Our last concert ended with Bach’s quietly contemplative motet O Jesu Christ mein’s Lebens Licht, and although we had no idea back in November 2019 of what was about to come, the memory of singing this sublime piece together has provided some sustenance through these dark and silent months. We’ve not been entirely silent though, so we’d like to tell you a little bit about what we’ve been doing.
Over the year, like many other groups, we’ve been able to get together regularly on Zoom. We started by sharing music, chatting and making quizzes, as well as doing a few gentle warm ups just to keep the vocal engines ticking over. As time went on and we realised that we were going to be in this situation for a long time, we started to think about how we could do some proper singing. We can’t sing together on Zoom – the time delay makes it impossible – so instead, we have been singing along to recordings, allowing ourselves to imagine that we all sound like the Monteverdi Choir or The Sixteen. We also enjoyed a guest workshop with vocal coach Pippa Anderson, who gave us lots of tips on how to keep our voices healthy so that we can get properly ‘back into the sing of things’ when the time comes.
Autumn offered us a brief window for live rehearsals. Armed with facemasks, sanitiser, tape measures and a hefty risk assessment, a small group of us ventured into St Cuthbert’s Chapel at Ushaw to sing together and record backing tracks for the virtual Christmas carol service that we created with Durham Choral Society and Northern Spirit Singers. We are hugely grateful to Ushaw for their welcome and support, as well as to Making Music and the Association of British Choral Directors for their guidance on how to follow the rules and keep ourselves safe.
The virtual carol service was a project that pushed our technological and creative skills to the limit as we juggled multiple screens and recording devices and then figured out how to transfer huge video files. We balanced phones on precarious piles of books, ironing boards and music stands, but the prize for inventiveness goes to second alto Lotta whose sons created an amazing stand out of Lego to hold her camera in place. Many of us were quite nervous about how we sounded, as we’re not used to having to listen to recordings of our solo voices, but miraculously when it was all patched together by our video editor Jason Thompson, we sounded … like a choir again, and hearing our voices together after such a long time was very moving.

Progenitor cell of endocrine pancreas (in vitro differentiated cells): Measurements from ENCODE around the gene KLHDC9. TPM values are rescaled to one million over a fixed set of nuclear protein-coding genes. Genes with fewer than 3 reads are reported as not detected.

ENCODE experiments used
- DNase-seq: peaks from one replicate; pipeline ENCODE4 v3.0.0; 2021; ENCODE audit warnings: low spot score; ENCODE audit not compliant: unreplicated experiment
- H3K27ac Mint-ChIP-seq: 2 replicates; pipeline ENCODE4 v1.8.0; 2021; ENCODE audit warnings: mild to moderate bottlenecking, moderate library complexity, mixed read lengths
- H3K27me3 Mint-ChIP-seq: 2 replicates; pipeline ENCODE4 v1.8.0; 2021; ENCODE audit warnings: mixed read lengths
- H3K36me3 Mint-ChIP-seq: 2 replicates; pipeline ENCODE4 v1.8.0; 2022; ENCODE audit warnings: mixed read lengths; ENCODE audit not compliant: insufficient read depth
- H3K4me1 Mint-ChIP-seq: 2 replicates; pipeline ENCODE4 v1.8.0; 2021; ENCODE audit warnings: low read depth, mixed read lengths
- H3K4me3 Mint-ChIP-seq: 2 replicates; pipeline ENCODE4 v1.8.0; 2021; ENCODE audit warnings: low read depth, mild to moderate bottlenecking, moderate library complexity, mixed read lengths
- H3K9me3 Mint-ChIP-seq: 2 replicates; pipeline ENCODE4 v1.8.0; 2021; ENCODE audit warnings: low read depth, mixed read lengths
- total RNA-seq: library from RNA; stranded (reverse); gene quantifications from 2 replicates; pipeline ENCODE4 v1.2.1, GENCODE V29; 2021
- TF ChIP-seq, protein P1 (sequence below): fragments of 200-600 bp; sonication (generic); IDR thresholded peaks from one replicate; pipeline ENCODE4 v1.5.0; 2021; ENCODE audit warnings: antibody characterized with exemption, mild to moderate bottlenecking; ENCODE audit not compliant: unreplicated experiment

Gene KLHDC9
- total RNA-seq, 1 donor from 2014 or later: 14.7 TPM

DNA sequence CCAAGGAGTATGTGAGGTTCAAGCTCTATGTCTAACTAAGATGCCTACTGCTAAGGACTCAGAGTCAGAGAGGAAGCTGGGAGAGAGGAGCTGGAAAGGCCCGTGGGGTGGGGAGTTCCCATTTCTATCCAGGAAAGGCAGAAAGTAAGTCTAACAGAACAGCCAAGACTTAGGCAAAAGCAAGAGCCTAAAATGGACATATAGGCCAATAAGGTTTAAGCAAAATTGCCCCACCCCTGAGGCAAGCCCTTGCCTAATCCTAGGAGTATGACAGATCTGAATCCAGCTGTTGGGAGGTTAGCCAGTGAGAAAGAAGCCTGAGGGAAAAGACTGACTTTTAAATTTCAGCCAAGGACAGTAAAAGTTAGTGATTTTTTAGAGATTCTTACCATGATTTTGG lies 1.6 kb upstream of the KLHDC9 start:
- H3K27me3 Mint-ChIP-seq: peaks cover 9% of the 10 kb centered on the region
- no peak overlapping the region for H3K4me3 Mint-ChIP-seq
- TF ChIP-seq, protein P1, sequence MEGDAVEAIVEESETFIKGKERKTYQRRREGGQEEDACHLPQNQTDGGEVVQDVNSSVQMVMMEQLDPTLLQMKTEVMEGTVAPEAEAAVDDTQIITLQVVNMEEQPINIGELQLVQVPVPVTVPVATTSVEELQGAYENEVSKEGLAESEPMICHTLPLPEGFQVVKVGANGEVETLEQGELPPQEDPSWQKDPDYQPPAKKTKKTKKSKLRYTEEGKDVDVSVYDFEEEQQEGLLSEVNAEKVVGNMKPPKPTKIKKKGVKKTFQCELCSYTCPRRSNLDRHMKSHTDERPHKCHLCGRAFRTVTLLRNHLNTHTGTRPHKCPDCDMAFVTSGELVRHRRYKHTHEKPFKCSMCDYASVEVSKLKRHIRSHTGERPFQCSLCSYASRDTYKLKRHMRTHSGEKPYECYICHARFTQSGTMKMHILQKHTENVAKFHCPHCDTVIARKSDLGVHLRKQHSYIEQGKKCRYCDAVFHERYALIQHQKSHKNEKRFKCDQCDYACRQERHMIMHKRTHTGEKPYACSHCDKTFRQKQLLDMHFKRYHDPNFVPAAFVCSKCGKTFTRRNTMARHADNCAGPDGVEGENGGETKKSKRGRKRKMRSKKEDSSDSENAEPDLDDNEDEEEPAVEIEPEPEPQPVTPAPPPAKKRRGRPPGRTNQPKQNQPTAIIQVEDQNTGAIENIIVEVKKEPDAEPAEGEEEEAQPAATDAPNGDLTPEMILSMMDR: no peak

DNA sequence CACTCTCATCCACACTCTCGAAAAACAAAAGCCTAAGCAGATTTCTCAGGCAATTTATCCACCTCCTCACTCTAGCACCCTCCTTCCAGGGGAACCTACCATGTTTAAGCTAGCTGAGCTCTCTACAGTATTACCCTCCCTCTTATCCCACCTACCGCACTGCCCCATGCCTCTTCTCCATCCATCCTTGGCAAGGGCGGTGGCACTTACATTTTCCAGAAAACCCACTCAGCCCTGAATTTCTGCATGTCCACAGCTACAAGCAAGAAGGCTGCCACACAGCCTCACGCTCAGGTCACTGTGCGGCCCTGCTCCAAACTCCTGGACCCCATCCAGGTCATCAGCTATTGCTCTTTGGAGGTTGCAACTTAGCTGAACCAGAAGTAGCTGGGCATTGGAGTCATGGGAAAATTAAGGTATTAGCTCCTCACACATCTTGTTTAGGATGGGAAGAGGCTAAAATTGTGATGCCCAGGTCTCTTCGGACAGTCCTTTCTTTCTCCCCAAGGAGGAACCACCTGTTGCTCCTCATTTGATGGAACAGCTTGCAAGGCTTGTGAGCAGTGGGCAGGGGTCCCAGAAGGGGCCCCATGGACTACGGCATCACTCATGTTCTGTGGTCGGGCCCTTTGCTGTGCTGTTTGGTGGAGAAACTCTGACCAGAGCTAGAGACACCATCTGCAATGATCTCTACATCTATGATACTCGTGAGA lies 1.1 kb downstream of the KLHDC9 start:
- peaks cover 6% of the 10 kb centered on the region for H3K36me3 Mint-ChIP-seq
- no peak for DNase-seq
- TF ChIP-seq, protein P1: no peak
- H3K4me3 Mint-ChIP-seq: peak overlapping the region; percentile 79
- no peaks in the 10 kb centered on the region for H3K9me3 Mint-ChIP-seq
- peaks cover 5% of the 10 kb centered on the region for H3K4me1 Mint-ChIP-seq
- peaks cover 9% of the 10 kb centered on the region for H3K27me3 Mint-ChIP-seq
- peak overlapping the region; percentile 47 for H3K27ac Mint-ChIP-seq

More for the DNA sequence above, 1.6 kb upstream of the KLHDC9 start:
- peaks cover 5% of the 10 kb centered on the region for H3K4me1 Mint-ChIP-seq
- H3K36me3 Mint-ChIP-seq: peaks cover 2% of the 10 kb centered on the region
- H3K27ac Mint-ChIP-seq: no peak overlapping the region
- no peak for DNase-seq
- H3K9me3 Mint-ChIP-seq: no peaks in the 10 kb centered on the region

We were also moved by the opportunity to sing once again for the annual Light up a Life service for St Cuthbert’s Hospice, which was streamed from Durham Cathedral. This annual service offers a quiet space for those who are facing Christmas without a loved one, and although there was no congregation in the building this year, it was clear from the comments on the livestream, that, as always, it was a very poignant occasion for many people.
This term, we’ve returned to Bach, studying his motets, with lots of note-bashing help from our Assistant Musical Director, Oliver Morrell. Whilst it’s nothing like a normal rehearsal, our regular Monday Zoom meetings have given us companionship and have motivated us to keep our voices active so that we’ll be ready to go as soon as we’re able to sing for you again.
We wish we could also give you an update about our plans, but at this time, much is still uncertain. We will be exploring the possibility of returning to live rehearsals, which we think may happen in mid-May. If we find that we are able to put on any concerts this year, it is highly likely audience numbers will be limited by social distancing rules, but if you are a subscriber to our mailing list, you’ll will be offered the first opportunity to book tickets – if you’re not already on the list, you can sign up via the link at the bottom of this page.
We are so looking forward to singing for you again and we hope to see you soon.